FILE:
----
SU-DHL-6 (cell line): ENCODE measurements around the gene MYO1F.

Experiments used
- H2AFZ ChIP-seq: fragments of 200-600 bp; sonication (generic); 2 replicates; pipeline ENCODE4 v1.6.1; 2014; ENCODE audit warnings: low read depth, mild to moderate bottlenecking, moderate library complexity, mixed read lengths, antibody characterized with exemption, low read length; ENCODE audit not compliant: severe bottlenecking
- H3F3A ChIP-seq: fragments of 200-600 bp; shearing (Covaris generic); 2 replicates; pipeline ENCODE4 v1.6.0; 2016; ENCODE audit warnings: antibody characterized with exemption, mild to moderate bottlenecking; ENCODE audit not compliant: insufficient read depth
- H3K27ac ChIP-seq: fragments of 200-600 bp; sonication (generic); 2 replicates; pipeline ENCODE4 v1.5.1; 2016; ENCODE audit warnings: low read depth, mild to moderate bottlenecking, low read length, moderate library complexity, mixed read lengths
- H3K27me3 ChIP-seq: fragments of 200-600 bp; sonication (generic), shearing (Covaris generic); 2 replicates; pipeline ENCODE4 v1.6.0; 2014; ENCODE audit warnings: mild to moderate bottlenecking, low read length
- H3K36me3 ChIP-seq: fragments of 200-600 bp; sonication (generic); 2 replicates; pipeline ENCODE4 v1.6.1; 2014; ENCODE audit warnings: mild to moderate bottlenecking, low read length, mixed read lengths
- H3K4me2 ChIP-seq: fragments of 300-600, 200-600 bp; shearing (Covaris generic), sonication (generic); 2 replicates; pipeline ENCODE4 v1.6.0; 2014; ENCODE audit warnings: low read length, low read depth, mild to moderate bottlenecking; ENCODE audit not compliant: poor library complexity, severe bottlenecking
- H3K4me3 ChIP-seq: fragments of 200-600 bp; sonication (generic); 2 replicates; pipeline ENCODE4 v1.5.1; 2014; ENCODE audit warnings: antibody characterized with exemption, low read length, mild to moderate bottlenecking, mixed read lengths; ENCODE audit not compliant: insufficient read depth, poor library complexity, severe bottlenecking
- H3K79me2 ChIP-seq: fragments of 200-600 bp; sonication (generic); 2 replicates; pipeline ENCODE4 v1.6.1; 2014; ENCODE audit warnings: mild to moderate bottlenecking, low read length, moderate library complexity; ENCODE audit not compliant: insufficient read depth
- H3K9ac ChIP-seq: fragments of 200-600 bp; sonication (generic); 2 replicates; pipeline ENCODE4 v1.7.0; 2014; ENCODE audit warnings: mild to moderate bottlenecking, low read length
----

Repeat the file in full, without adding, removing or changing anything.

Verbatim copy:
SU-DHL-6 (cell line): ENCODE measurements around the gene MYO1F.

Experiments used
- H2AFZ ChIP-seq: fragments of 200-600 bp; sonication (generic); 2 replicates; pipeline ENCODE4 v1.6.1; 2014; ENCODE audit warnings: low read depth, mild to moderate bottlenecking, moderate library complexity, mixed read lengths, antibody characterized with exemption, low read length; ENCODE audit not compliant: severe bottlenecking
- H3F3A ChIP-seq: fragments of 200-600 bp; shearing (Covaris generic); 2 replicates; pipeline ENCODE4 v1.6.0; 2016; ENCODE audit warnings: antibody characterized with exemption, mild to moderate bottlenecking; ENCODE audit not compliant: insufficient read depth
- H3K27ac ChIP-seq: fragments of 200-600 bp; sonication (generic); 2 replicates; pipeline ENCODE4 v1.5.1; 2016; ENCODE audit warnings: low read depth, mild to moderate bottlenecking, low read length, moderate library complexity, mixed read lengths
- H3K27me3 ChIP-seq: fragments of 200-600 bp; sonication (generic), shearing (Covaris generic); 2 replicates; pipeline ENCODE4 v1.6.0; 2014; ENCODE audit warnings: mild to moderate bottlenecking, low read length
- H3K36me3 ChIP-seq: fragments of 200-600 bp; sonication (generic); 2 replicates; pipeline ENCODE4 v1.6.1; 2014; ENCODE audit warnings: mild to moderate bottlenecking, low read length, mixed read lengths
- H3K4me2 ChIP-seq: fragments of 300-600, 200-600 bp; shearing (Covaris generic), sonication (generic); 2 replicates; pipeline ENCODE4 v1.6.0; 2014; ENCODE audit warnings: low read length, low read depth, mild to moderate bottlenecking; ENCODE audit not compliant: poor library complexity, severe bottlenecking
- H3K4me3 ChIP-seq: fragments of 200-600 bp; sonication (generic); 2 replicates; pipeline ENCODE4 v1.5.1; 2014; ENCODE audit warnings: antibody characterized with exemption, low read length, mild to moderate bottlenecking, mixed read lengths; ENCODE audit not compliant: insufficient read depth, poor library complexity, severe bottlenecking
- H3K79me2 ChIP-seq: fragments of 200-600 bp; sonication (generic); 2 replicates; pipeline ENCODE4 v1.6.1; 2014; ENCODE audit warnings: mild to moderate bottlenecking, low read length, moderate library complexity; ENCODE audit not compliant: insufficient read depth
- H3K9ac ChIP-seq: fragments of 200-600 bp; sonication (generic); 2 replicates; pipeline ENCODE4 v1.7.0; 2014; ENCODE audit warnings: mild to moderate bottlenecking, low read length